Yes john. Our business is filled with rejections from people within our business, to those people who buy tickets. Everybody is an expert on what's best or worst for THEM. "You can please some of the people some of the time, but never all of the people all of the time. " You can only hope for the best. As you know, it takes money to make a film, and a lot of money to produce a motion picture that will give the public something they can't get from television. The competition is fierce. Also, you could have the best script ever and have it not sell. The value of anything comes down to what someone else is willing to pay for it. That means finding someone who is. It can be a long process, but when done right, with all the soldiers in place, you will know the exhilaration of high achievement, and as Teddy Roosevelt said, "...if you fail, at least you fail greatly, so that your place will never be with those timid souls who know nether victory nor defeat."
As long as your screenplay formatting is consistent, the reader will usually go with it. As long as the 'rules' are pretty straight forward and don't change, the reader will focus on the ideas, not get bogged down by the words.
Something that will always resound with me was a post I read on a bodybuilding forum. There had been a length back and forth over everything from macronutrients, to workout regimes, to lifting form, it was hard on the bro-science. Then this one guy, a successful guy, made this post encouraging people to just lift the bar. He rallied for less dwelling over detail, fewer excuses, no more debates and for people to simply get out there and do the fundamental task needed. It was very much the think less and write more ethos. So now I always tell myself, just lift the bar.
I've read a bunch of black list scripts that were loaded with typos and/or didn't have story beats and act breaks hitting on the Save the Cat designated page numbers. But they were good stories. I think that's all that really counts (not that I'm advocating for typos!) I tune out as much of the "noise" as possible, but I listen carefully for constructive feedback and get really excited about insights that resonate with me, that say "you get my story and you just helped me kick it up a notch!"
There is no right way to write. But being overwhelmed and not writing at all is a sure fire way to not get anything written at all which would be the real tragedy.
I definitely felt that way for quite some time. But, I came across some books and articles and people that made the most sense and stuck with them. That's the key, I believe, to find a few people who make sense to you and provide the guidance and information you need. Listening to too many people, or going to multiple sources can definitely throw you off your game and make you feel like tossing in the towel. Here are 3 sources I believe will help you (anyone) tremendously. You're already in one, Stage 32. :-) "Good In A Room," (goodinaroom.com) is a website run by a woman, Stephanie Palmer, who really knows her stuff. If you haven't visited before, trust me, it's a place you'll want to go and stay for quite some time. Be sure to subscribe to her newsletters and get any other information she's got. This lady does her research and stays on top of the writer's game. She reminds me so much of Joey Tuccio and Stage 32. She gives a damn about other people succeeding. She's not just hawking around to take people's money like so many of these so called screenwriting gurus. Another great source for all things screenwriting with a huge emphasis on screenplay formatting (with tips for TV scripts too) and a good take on marketing is a book, "The Screenwriter's Bible" sixth edition. That's the latest edition. The author is David Trottier and I assure you, he's the greatest thing I've come across along with Good In A Room and Stage 32. Between these three sources, I doubt you'll ever need anything else other than the willingness and determination you already have to work hard and then work harder.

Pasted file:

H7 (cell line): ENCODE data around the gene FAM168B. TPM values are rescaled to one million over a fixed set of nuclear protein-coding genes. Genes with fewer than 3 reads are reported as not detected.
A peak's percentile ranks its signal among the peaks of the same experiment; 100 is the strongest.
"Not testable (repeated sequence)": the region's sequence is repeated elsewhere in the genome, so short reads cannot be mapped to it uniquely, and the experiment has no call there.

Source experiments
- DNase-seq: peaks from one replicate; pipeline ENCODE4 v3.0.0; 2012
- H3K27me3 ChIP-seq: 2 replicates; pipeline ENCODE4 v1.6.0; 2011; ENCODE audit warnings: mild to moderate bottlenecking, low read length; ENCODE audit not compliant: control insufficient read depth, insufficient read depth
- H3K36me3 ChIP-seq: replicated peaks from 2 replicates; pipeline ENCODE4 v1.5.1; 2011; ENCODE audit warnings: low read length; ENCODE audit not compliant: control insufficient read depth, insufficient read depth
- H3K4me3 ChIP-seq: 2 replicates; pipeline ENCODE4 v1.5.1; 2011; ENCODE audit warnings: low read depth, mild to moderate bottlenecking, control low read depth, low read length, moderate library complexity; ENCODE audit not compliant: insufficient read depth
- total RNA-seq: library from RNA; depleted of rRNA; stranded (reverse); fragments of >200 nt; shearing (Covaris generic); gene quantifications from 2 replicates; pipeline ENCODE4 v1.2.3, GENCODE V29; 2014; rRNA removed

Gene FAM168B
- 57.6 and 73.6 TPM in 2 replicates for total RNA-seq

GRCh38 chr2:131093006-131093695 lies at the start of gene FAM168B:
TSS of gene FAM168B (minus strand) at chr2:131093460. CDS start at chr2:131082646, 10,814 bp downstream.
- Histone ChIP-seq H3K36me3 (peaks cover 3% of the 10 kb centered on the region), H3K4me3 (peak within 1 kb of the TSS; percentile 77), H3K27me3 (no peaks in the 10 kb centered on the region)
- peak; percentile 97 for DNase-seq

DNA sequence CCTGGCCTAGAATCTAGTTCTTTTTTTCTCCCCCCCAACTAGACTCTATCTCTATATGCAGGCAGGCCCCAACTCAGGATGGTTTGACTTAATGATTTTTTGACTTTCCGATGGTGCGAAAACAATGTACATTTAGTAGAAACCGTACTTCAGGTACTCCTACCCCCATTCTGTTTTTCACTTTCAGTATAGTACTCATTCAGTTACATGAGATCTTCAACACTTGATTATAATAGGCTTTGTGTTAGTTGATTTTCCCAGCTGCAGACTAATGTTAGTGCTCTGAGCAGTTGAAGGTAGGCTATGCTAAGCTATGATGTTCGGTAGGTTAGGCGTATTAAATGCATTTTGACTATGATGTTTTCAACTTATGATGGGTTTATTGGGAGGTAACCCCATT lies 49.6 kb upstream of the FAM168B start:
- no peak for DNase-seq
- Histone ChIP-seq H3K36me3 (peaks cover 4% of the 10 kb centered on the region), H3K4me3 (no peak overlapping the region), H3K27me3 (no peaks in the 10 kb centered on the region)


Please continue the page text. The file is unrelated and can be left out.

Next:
Just started reading Screenwriter's Bible again while waiting for my wife. It's a great book.
@Phillip E. Hardy - It certainly is. I keep it by my workstation at all times.
There is no one way.
I agree with William, there is no one way. Each person must find a method that works for them and it may take a while to find that.
You know you're right, I know I'm right. We'll have to agree to disagree.
“what we here in America call PROVEN RESULTS”? What an incredibly obnoxious person you are, Cat.
I was about to call her out on that.
And Cat, you may have A way. That doesn't make it the ONE way.
Proven? So prove it.
Cat, all you have PROVEN is that you know how to use the CAPS LOCK. As for soliciting, when you asked Ann to PM you, that was you soliciting her to buy your product. With the proven results of a Broadway play and being read? Come on. I applaud any method that helps writers achieve their goal, including yours. Some may be worth paying for by certain writers. But if Hemingway or Sorkin didn't use your method, how can you possibly describe your way as THE way?
P.S. Ann - sorry that your question has descended to this. But let it be a warning that asking questions like this will lead to people trying to take money off you with "the" answer - including people who have no students with a single produced screenplay, only a Broadway production. There are many free resources out there that will help you on your journey like the Scriptnotes podcast, the GoIntoTheStory blog, the #scriptchat forum on Twitter, etc. The only way you will learn how to write is by writing.
Wow Cat you really love to rub people the wrong way. I've been to many classes and while they all think they have a secret map it actually, and hilariously, all looks the same. I've yet to come across anyone who teaches who is original.